The fathers -- and mothers -- of Democratic hegemony.
Baltimore Sun columnist Jean Marbella wrote a nice piece today telling the back-story of how Maryland's congressional delegation went from 4 Democrats and 4 Republicans in 2002 to its current 7 Democrat-1 Republican configuration.
She rightly credits Gov. Parris Glendening as the grandfather of the boundaries redrawn after the 2000 census. But it's worth mentioning a few other names.
-- Jennifer Crawford: The future Mrs. Glendening was the governor's deputy chief of staff during the redistricing process and was the key staffer in charge of moving election districts around and achieving the governor's partisan goals. For those in the State House at the time, the work product was sometimes referred to as "Jennifer's Maps." She's never spoken to the media about her role; we'd love to hear what she has to say on the topic. C'mon Jen: Gloat a little. There's a "comment space" just below!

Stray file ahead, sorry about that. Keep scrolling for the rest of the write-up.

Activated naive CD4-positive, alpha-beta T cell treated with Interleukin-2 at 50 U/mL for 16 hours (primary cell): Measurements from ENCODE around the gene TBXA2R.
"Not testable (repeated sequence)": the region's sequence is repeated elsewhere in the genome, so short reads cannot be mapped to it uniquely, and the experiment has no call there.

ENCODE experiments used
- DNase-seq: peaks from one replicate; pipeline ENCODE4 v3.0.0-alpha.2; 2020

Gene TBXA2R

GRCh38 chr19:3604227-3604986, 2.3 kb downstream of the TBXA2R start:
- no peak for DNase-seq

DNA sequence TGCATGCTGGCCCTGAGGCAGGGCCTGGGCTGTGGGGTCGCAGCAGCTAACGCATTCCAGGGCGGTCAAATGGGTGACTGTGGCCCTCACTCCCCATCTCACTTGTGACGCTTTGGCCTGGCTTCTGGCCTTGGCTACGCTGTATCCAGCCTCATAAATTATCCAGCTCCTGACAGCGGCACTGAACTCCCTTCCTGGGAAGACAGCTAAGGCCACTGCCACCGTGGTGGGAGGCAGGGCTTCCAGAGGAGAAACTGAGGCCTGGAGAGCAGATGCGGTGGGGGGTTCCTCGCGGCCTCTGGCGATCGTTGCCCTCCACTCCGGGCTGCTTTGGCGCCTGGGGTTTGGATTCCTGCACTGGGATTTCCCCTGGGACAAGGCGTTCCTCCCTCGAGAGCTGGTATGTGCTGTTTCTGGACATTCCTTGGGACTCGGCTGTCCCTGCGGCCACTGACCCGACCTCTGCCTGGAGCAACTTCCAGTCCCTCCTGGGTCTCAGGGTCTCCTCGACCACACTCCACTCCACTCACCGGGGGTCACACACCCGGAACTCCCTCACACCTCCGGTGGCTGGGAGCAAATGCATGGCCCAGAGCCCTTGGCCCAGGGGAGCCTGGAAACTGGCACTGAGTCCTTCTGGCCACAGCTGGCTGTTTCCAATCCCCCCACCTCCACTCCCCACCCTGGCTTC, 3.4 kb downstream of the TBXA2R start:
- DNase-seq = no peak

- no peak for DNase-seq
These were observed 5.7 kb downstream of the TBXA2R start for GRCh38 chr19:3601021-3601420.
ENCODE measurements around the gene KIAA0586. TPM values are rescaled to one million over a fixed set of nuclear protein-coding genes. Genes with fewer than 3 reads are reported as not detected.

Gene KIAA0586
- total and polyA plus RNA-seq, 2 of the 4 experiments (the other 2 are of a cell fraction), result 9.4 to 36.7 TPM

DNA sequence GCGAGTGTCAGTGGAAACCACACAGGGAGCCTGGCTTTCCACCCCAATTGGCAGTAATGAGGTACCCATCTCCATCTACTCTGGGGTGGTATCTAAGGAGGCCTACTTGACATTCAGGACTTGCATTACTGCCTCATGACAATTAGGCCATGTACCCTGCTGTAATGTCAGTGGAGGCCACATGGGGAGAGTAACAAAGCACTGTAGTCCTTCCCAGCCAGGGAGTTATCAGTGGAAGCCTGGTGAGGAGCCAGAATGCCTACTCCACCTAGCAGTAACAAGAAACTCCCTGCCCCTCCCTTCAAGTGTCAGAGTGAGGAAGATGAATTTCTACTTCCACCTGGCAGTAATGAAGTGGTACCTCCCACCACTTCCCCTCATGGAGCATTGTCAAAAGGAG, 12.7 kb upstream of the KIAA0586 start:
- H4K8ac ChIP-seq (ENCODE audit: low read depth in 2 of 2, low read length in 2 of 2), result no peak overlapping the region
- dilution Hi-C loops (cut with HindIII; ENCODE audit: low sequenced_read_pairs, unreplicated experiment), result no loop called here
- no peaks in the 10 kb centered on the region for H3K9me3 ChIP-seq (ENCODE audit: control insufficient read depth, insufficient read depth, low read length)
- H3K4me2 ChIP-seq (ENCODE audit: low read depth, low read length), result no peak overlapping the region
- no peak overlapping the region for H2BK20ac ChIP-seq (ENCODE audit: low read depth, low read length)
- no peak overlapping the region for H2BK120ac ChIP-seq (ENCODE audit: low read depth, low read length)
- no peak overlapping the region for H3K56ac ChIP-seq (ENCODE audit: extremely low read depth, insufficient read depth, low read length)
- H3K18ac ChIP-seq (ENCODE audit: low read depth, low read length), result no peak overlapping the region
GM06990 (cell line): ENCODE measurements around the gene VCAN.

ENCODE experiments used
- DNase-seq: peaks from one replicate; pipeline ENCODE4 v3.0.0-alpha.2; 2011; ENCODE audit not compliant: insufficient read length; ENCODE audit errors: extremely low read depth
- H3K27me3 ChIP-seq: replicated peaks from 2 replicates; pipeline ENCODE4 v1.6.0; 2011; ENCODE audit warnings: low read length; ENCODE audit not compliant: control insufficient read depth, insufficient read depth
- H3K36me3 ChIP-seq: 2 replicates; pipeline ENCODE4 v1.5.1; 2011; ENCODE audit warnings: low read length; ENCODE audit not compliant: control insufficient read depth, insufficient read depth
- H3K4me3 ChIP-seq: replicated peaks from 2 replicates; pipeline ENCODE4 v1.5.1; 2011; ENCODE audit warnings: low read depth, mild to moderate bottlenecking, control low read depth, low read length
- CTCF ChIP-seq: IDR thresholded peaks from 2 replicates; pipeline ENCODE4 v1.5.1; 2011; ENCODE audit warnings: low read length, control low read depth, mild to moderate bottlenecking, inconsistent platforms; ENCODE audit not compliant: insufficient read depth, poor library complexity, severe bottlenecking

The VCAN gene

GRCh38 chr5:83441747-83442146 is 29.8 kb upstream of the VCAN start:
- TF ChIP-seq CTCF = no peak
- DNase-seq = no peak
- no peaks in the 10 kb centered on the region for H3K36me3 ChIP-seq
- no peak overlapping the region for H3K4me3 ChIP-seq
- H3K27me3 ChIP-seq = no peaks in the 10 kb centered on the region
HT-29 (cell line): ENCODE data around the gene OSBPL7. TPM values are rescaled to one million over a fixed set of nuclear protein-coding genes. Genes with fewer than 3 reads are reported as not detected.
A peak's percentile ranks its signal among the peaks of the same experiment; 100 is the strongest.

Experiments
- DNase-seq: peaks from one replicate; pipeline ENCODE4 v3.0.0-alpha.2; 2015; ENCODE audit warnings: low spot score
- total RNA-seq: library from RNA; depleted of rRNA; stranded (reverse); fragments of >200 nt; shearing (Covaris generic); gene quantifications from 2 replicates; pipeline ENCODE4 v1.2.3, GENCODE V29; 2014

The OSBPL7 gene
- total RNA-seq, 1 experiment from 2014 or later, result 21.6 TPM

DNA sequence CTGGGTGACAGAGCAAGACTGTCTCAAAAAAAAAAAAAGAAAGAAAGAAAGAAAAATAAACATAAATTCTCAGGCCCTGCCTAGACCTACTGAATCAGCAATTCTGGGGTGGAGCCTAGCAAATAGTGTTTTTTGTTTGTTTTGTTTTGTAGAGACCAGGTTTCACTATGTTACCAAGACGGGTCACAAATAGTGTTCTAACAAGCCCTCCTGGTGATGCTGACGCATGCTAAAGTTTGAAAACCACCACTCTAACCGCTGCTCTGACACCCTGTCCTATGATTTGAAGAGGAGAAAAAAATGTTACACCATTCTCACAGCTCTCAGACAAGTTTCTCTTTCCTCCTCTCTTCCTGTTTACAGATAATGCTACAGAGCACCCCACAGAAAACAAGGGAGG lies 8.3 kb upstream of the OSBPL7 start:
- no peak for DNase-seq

-- Sushant Sidh: Sidh was young, but already had long experience working in congressional and gubernatorial campaigns. He was Crawford's assistant, and Glendening put him on the panel redrawing the lines. After stints with a nursing home company and Anne Arundel county government, he's now an Annapolis lobbyist with a lot of notches on his belt.
-- John Willis: Willis was named secretary of state when Glendening became governor and is arguably the most knowledgable person in Maryland about the history of political boundaries. Willis argued with a straight face to me and others why the ridiculous-looking boundaries of the 1st District (the latest Dem pick-up) as well as the equally silly 2nd and 3rd made perfect sense and were rooted in history and tradition. He can laugh now if he wants to, but knowing Willis, he's probably not laughing, but lecturing.